The Lost Colony Opens
On July 4, 1937, The Lost Colony debuted on Roanoke Island. Written by Pulitzer Prize-winning playwright Paul Green, the symphonic play was the first outdoor drama. Although it was meant to last only one season, The Lost Colony is the longest-running theatrical production of its kind in the nation.
Roanoke Island residents commissioned Green to write and produce a play to commemorate the 350th anniversary of the birth of Virginia Dare in 1937. While Green was busy writing the play, residents constructed the Waterside Theater using Works Progress Administration funds and with labor supplied by the Civilian Conservation Corps. WPA funds were also used to hire out-of-work professional actors from New York to play the leads.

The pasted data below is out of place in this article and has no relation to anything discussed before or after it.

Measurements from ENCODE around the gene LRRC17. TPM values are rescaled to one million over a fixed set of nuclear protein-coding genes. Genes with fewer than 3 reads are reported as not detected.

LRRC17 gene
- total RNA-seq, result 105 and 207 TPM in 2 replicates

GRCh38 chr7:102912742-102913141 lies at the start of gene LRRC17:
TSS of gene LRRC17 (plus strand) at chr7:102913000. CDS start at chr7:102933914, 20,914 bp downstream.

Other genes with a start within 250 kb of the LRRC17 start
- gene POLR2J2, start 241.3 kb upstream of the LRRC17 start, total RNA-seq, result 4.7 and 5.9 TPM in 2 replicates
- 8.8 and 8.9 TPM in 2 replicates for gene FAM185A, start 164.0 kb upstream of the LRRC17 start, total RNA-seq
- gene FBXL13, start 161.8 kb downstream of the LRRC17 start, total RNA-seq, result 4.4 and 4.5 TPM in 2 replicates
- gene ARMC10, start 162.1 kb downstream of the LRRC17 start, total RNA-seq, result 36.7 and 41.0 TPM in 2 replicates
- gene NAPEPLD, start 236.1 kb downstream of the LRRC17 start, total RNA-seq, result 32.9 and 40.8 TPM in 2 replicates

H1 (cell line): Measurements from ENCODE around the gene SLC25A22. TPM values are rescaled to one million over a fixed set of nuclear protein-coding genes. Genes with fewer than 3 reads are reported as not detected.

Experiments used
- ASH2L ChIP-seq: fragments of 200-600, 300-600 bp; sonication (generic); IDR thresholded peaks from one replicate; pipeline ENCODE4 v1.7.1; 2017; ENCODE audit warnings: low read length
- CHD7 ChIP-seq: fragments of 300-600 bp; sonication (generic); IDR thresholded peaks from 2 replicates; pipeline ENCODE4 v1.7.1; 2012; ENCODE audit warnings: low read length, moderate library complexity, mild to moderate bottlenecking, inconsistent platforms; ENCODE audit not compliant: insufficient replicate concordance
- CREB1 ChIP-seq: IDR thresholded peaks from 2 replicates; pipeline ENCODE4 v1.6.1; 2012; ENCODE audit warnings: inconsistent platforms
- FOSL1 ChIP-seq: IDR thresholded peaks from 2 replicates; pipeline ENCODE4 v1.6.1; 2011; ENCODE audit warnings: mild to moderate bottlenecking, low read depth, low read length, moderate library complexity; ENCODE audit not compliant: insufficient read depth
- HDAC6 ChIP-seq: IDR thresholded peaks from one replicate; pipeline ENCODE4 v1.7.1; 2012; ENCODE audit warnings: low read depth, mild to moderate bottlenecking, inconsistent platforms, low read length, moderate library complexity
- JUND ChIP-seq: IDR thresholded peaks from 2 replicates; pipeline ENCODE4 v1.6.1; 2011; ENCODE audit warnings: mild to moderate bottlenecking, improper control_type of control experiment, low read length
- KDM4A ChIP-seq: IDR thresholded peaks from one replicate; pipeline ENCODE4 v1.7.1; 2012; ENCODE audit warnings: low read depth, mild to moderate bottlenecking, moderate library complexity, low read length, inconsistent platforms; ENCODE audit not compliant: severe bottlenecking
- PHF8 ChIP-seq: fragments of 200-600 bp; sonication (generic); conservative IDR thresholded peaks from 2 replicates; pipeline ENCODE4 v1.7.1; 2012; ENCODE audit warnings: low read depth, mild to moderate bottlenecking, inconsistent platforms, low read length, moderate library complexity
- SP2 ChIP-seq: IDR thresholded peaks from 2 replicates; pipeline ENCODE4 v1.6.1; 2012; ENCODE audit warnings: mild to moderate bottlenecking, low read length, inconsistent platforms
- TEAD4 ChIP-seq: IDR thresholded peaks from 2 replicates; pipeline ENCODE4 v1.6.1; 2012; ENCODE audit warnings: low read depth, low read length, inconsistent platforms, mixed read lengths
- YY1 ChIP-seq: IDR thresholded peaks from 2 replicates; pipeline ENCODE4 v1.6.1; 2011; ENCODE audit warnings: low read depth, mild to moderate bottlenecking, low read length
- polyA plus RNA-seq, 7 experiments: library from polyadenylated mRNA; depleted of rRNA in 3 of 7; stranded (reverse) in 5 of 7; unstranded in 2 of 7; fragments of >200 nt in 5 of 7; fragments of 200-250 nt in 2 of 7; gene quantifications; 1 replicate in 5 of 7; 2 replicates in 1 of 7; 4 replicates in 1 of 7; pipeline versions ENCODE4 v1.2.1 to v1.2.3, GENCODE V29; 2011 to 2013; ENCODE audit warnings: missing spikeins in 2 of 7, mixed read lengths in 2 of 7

The Lost Colony opened to a packed house and, despite the economic hardships of the time, the play drew good crowds through the remainder of the summer. When President Franklin D. Roosevelt attended on August 18, the anniversary of Virginia Dare’s birth, the national attention that resulted insured that the production would return for a second season.
Now it its 76th season, The Lost Colony was awarded a Tony Honor for Excellence in Theater.
Other related resources:
- The N.C. Arts Council
- N.C. Arts Trails and Performing Arts from the N.C. Arts Council
- What’s With All the Drama?, an overview of outdoor dramas in North Carolina
- Works Projects in North Carolina, 1933-1941, an online exhibit from the State Archives
- That Magnificent Army of Youth and Peace: The Civilian Conservation Corps in North Carolina, 1933-1942 from N.C. Historical Publications
For more about North Carolina’s history, arts and culture, visit Cultural Resources online. To receive these updates automatically each day subscribe by email using the box on the right and follow us on Facebook, Twitter and Pinterest.